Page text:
The other day, I was about to hop in the back seat of my friend’s SUV, but I quickly changed my mind. The child safety seats—one for an infant and one for a preschooler—had been carefully installed and appeared to be permanently locked down.
Car seats have improved dramatically in both safety and design since they gained more widespread use in the ’70s. Today, most people know that young children should sit in the back of a car and use some kind of safety seat until they’re about 12 years old, depending on their weight. You’ll probably have to invest in three different types of seats (which I’ll describe below) before your children are old enough to use regular seatbelts.
Infant seats have detachable carriers and are used facing backward. Most will accommodate kids up to 40 pounds.
Convertible seats can be used facing forward or backward and are designed for children up to 70 pounds. A convertible seat should be rear-facing until your child reaches the height or weight limit of the seat, at which point it can be turned around in the back seat.
Booster seats are used once your child gets too big for a convertible seat. The booster allows children to be high enough for the seat belt to fit them correctly. Safety experts prefer boosters with high backs for better positioning of the shoulder belts. Kids outgrow booster seats when they’re 8 to 12 years old and about 57 inches tall.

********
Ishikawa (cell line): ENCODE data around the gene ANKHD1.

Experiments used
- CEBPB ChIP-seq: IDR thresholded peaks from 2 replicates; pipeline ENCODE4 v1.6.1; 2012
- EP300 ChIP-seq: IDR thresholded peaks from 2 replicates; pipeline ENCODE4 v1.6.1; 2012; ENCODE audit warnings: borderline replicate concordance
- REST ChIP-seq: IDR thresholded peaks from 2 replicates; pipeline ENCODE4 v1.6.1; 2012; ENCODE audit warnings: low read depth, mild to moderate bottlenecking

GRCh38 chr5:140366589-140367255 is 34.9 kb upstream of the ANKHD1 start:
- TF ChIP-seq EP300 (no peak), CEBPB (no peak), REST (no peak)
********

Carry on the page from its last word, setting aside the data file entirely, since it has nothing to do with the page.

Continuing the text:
Buying your first safety seat can be overwhelming—besides fitting your child, it’s important to make sure the seat will work in your particular car. Fortunately, Consumer Reports magazine just rated different safety seats using a new and improved crash test protocol that’s designed to help you choose wisely (September 2015 issue). Safety experts also suggest having your seat installation checked. The Bay Area has many inspection stations, which you can find by entering your zip code at www.seatcheck.org.
A couple of final points: A seat can be reused, but be sure to look for its expiration date (seats expire because they’re made of plastic and weaken over time). And once a car seat has been damaged in a crash, it should be discarded.